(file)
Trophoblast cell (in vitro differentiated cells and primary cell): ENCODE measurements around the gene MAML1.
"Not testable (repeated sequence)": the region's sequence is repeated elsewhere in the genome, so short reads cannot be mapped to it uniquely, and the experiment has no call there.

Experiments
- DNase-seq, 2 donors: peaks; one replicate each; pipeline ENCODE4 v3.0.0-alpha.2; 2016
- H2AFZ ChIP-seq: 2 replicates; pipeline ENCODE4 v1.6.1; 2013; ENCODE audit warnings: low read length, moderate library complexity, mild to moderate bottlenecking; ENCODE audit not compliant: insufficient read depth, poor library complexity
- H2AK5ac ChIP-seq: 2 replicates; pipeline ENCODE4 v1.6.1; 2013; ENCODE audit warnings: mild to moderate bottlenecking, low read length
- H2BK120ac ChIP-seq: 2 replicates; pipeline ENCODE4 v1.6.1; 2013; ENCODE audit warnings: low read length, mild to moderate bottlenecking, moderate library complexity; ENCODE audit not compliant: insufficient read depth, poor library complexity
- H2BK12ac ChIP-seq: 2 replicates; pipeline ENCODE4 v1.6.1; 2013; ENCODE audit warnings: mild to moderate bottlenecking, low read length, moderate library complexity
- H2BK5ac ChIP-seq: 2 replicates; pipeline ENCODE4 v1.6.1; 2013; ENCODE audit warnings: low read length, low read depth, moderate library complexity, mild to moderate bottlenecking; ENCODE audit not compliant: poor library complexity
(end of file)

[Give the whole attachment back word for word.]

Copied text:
Trophoblast cell (in vitro differentiated cells and primary cell): ENCODE measurements around the gene MAML1.
"Not testable (repeated sequence)": the region's sequence is repeated elsewhere in the genome, so short reads cannot be mapped to it uniquely, and the experiment has no call there.

Experiments
- DNase-seq, 2 donors: peaks; one replicate each; pipeline ENCODE4 v3.0.0-alpha.2; 2016
- H2AFZ ChIP-seq: 2 replicates; pipeline ENCODE4 v1.6.1; 2013; ENCODE audit warnings: low read length, moderate library complexity, mild to moderate bottlenecking; ENCODE audit not compliant: insufficient read depth, poor library complexity
- H2AK5ac ChIP-seq: 2 replicates; pipeline ENCODE4 v1.6.1; 2013; ENCODE audit warnings: mild to moderate bottlenecking, low read length
- H2BK120ac ChIP-seq: 2 replicates; pipeline ENCODE4 v1.6.1; 2013; ENCODE audit warnings: low read length, mild to moderate bottlenecking, moderate library complexity; ENCODE audit not compliant: insufficient read depth, poor library complexity
- H2BK12ac ChIP-seq: 2 replicates; pipeline ENCODE4 v1.6.1; 2013; ENCODE audit warnings: mild to moderate bottlenecking, low read length, moderate library complexity
- H2BK5ac ChIP-seq: 2 replicates; pipeline ENCODE4 v1.6.1; 2013; ENCODE audit warnings: low read length, low read depth, moderate library complexity, mild to moderate bottlenecking; ENCODE audit not compliant: poor library complexity